The office will no doubt be involved in the Social Innovation Funds pilot program that was just created by the Serve America Act, a national-service bill that will be signed by the president next week. The funds, which will be administered by the Corporation for National and Community Service, will provide money for groups that are “developing innovative and effective solutions to national and local challenges.”

Ms. Shah was a member of the Obama transition project’s advisory board and co-chair of a transition group that made recommendations about technology and innovation, including “innovation and civil society.” She is co-founder of Indicorps, a nonprofit group that offers fellowships to Indian-Americans working on development projects in India.

She has also held positions at Goldman, Sachs & Company, the Treasury Department, the Center for Global Development, and the Center for American Progress.

Jane Wales, director of the Program on Philanthropy and Social Innovation at the Aspen Institute, praised the new White House office today in a Chronicle online discussion.

“First and foremost it has the opportunity to encourage public-private partnerships aimed at addressing some of the toughest problems we face at home and abroad,” she said. In addition, “the office can take a careful look at U.S. government policies, including tax and regulatory policies, and determine which policies spur innovation, and whether others might needlessly impede innovation.

“This is not an easy task,” she said. “But the office is led by a remarkably talented person, Sonal Shah. If anyone can do it, she can.”

Special event - Asian American Action Fund Reception May 13th

Special event - Asian American Action Fund Reception May 13th

REMINDER... TUESDAY, MAY 5TH --- LAST DAY FOR SPECIAL RATE FOR SPECIAL EVENT... SEE BELOW FOR DETAILS!! Please forward to anyone we may have missed...

You are cordially invited to attend the Annual AAA Fund Reception, held on Wednesday, May 13th.

This special event will be held in the Wasserman Room at the Democratic National Committee. Several new Asian restaurants in the DC area will be showcasing their top dishes. A wonderful array of items will be auctioned to raise funds for this year's local and state races, and Clyde Williams, the new DNC Political Director, will be giving a few words to the APA community for the very first time! Additionally, the event will highlight Boston City Councilor Sam Yoon who is running for Mayor. Last year's event brought out DNC Vice Chair Mike Honda, DCCC chair Chris Van Hollen, X-Men star Kelly Hu, as well as a bevy of Congressmembers. This year promises a higher level of star power and we anticipate that many high level Obama Administration officials will be in attendance.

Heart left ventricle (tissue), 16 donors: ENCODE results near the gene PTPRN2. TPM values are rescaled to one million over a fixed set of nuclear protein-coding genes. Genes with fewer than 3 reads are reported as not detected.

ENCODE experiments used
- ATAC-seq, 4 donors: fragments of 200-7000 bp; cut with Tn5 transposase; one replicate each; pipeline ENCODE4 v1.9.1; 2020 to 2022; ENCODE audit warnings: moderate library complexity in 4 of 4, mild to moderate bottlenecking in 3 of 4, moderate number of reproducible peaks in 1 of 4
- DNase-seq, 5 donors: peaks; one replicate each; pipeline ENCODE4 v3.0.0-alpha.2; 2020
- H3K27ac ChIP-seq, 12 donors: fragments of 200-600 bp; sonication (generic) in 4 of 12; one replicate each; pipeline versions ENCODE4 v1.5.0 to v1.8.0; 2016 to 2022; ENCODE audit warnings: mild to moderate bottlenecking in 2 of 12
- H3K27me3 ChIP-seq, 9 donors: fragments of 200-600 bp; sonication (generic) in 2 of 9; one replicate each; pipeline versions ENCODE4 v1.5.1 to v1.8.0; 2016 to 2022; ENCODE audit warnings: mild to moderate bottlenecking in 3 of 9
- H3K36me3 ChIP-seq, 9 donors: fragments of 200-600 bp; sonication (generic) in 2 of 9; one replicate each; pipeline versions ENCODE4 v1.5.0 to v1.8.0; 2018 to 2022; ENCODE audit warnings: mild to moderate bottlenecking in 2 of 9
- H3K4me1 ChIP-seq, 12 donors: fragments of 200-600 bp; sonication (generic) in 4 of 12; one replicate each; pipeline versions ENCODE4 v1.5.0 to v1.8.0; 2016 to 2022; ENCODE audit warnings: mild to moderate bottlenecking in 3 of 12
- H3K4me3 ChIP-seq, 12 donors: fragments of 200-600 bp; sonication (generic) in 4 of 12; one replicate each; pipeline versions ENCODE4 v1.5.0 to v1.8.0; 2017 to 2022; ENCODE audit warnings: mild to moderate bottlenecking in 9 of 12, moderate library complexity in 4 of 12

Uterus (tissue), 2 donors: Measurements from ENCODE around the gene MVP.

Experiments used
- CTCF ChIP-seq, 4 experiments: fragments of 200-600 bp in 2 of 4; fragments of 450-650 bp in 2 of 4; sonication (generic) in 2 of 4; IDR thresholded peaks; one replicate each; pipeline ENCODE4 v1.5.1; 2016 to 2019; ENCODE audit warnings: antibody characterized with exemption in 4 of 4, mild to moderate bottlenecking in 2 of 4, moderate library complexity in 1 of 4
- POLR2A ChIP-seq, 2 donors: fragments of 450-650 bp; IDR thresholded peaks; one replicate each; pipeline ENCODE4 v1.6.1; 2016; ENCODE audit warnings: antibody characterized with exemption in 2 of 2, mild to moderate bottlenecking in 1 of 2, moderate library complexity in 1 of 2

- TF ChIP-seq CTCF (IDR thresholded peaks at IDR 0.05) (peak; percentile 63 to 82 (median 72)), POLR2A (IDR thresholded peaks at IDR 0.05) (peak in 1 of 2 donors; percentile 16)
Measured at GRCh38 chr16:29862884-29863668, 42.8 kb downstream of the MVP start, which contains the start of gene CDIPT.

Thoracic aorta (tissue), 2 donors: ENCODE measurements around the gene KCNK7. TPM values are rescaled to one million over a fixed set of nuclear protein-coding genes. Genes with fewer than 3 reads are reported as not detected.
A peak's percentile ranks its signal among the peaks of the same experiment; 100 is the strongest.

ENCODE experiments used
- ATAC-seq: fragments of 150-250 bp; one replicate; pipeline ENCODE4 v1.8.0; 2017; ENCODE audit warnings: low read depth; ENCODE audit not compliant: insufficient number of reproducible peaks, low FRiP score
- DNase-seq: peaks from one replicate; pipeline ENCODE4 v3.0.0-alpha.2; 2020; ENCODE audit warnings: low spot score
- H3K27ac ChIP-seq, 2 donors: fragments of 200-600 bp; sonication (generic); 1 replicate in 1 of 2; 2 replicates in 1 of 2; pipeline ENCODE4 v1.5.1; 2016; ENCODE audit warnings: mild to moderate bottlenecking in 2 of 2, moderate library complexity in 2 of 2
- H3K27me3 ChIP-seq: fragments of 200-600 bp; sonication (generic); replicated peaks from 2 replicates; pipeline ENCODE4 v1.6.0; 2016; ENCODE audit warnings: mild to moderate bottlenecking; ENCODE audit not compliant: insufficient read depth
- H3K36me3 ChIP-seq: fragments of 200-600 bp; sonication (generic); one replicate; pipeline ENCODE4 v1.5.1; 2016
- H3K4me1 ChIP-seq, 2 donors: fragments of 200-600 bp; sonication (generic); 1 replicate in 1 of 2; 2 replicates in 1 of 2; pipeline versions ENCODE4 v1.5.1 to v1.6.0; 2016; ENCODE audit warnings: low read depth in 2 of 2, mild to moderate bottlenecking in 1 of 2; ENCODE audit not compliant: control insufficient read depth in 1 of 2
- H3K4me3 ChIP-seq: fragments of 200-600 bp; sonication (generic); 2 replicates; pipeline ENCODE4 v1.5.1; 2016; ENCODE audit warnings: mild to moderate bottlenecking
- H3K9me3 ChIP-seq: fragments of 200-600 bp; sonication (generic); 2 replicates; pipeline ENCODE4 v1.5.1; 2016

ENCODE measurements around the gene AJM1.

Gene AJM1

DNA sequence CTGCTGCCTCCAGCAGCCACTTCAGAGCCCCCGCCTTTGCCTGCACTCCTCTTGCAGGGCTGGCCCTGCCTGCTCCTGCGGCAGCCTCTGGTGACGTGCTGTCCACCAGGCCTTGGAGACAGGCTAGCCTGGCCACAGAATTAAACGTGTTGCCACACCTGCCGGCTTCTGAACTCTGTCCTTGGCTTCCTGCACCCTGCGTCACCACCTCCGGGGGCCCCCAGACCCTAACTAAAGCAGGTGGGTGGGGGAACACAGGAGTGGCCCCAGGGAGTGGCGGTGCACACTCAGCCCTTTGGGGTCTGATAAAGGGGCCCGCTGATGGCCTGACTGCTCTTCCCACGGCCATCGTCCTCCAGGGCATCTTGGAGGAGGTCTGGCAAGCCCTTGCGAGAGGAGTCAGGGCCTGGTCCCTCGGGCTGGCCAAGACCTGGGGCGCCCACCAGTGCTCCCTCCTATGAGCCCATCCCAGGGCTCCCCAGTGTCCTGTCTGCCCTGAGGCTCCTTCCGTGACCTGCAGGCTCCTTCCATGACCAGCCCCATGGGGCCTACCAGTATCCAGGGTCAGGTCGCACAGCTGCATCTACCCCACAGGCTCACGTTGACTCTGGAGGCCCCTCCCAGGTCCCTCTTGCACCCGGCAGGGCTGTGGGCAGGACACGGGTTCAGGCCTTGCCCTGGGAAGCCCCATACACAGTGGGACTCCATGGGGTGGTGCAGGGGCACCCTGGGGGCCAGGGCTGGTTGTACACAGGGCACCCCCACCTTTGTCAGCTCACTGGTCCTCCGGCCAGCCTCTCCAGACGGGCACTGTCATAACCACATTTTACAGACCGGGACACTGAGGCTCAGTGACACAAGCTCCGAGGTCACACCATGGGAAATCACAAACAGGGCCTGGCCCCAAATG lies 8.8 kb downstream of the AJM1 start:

The AAA Fund has a special rate of $45 for friends and family by May 5th. I hope you can attend the wonderful event.

Our discount tickets ($45 for friends and partner organizations, $100 afterwards) expires on May 5. Must donate online at

Please send us an email of your RSVP to If you have any questions or concerns, please contact Caroline Fan at 202.255.9906

We hope you can attend!! It's going to be a great event.
Celebrate the first public arts sculpture
by an Indian-American artist in the United States
"Conversations: Here and Now" by Indira Freitas Johnson

Bring your friends and family to enjoy a free program
organized by the Indo-American Heritage Museum
featuring music, dance and introduction to the sculpture.

(Visitors are invited to a post-event reception for the artist

with a $25 tax-deductible donation to IAHM)

Conversations: Here and Now consists of a central space that's empty, yet full of possibility. This space is created by a circular arrangement of seven chairs intricately carved with words and symbols that are the result of community conversations representative of Evanston's rich history, its diverse customs and ethnicities, its creative energy and its collective hopes and dreams as recognized by its residents.

Sunday, May 17, 2009 - 3 PM
Raymond Park
Corner of Chicago Avenue and Grove Street
Evanston, IL 60201
(In case of rain bring an umbrella)

Please consider a $25 or greater donation to the
Indo-American Heritage Museum and
join us at an intimate gathering with the artist from 4 PM - 7 PM at the nearby home of Surendra and Dorothie Shah
921 Isabella Street Evanston 60201.

Donate online or mail a check to:

Indo-American Heritage Museum
c/o Indo-American Center
6328 N. California
Chicago, IL 60659
For more information call 773.209.8797.

Originally from India, Indira Freitas Johnson has lived in the Chicago area for over twenty years. The influences of her mother, a social activist, and her father, an artist and a follower of Gandhi, have helped shape her life and art, where she continues to explore growth towards a spiritual existence as an individual and as part of the human continuum. Inspired by transitory, ritualistic Indian folk art practices, Johnson addresses issues of labor, domestic violence, nonviolence and health education, adapting them to operate within contemporary experiences. Johnson also serves as founder and executive director of the Shanti Foundation for Peace: Teaching Nonviolence through the Arts and founding board member of MarketPlace: Handwork of India.

The Indo-American Heritage Museum (IAHM), a not-for-profit 501 (c) (3) organization incorporated in the State of Illinois, promotes understanding of the diversity, history and culture of Indian Americans. For more information: